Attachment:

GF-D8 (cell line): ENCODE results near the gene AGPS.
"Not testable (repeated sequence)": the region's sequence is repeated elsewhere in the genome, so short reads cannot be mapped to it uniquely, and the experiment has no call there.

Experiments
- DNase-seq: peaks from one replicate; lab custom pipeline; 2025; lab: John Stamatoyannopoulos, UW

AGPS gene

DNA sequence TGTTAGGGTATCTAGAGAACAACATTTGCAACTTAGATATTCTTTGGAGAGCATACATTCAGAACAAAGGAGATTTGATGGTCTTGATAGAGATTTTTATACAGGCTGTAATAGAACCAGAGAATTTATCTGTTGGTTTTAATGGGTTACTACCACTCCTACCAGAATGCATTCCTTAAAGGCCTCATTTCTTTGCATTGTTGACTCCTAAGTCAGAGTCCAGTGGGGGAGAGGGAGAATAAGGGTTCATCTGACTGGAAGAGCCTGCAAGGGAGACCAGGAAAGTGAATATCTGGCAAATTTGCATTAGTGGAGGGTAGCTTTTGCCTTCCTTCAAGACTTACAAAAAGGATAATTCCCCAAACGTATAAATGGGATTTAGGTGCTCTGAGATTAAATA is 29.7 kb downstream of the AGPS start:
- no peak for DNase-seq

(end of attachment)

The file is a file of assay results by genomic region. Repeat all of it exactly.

GF-D8 (cell line): ENCODE results near the gene AGPS.
"Not testable (repeated sequence)": the region's sequence is repeated elsewhere in the genome, so short reads cannot be mapped to it uniquely, and the experiment has no call there.

Experiments
- DNase-seq: peaks from one replicate; lab custom pipeline; 2025; lab: John Stamatoyannopoulos, UW

AGPS gene

DNA sequence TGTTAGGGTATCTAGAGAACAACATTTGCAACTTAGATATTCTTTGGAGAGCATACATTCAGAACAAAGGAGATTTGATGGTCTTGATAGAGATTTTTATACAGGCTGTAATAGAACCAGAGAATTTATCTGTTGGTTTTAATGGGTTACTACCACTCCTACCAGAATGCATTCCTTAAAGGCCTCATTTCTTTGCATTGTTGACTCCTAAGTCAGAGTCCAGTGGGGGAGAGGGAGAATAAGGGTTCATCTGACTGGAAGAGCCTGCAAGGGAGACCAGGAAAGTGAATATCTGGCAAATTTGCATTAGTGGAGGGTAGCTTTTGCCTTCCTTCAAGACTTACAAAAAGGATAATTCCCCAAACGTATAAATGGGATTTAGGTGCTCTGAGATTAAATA is 29.7 kb downstream of the AGPS start:
- no peak for DNase-seq